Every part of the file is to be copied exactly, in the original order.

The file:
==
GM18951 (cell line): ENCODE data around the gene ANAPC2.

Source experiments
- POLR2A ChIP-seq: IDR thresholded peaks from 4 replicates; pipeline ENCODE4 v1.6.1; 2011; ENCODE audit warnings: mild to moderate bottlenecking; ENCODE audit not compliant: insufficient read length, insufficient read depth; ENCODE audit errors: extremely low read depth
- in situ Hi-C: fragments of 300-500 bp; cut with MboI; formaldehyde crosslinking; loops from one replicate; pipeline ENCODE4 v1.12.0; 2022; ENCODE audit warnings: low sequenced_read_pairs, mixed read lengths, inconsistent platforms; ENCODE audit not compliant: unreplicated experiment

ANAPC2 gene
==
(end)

GM18951 (cell line): ENCODE data around the gene ANAPC2.

Source experiments
- POLR2A ChIP-seq: IDR thresholded peaks from 4 replicates; pipeline ENCODE4 v1.6.1; 2011; ENCODE audit warnings: mild to moderate bottlenecking; ENCODE audit not compliant: insufficient read length, insufficient read depth; ENCODE audit errors: extremely low read depth
- in situ Hi-C: fragments of 300-500 bp; cut with MboI; formaldehyde crosslinking; loops from one replicate; pipeline ENCODE4 v1.12.0; 2022; ENCODE audit warnings: low sequenced_read_pairs, mixed read lengths, inconsistent platforms; ENCODE audit not compliant: unreplicated experiment

ANAPC2 gene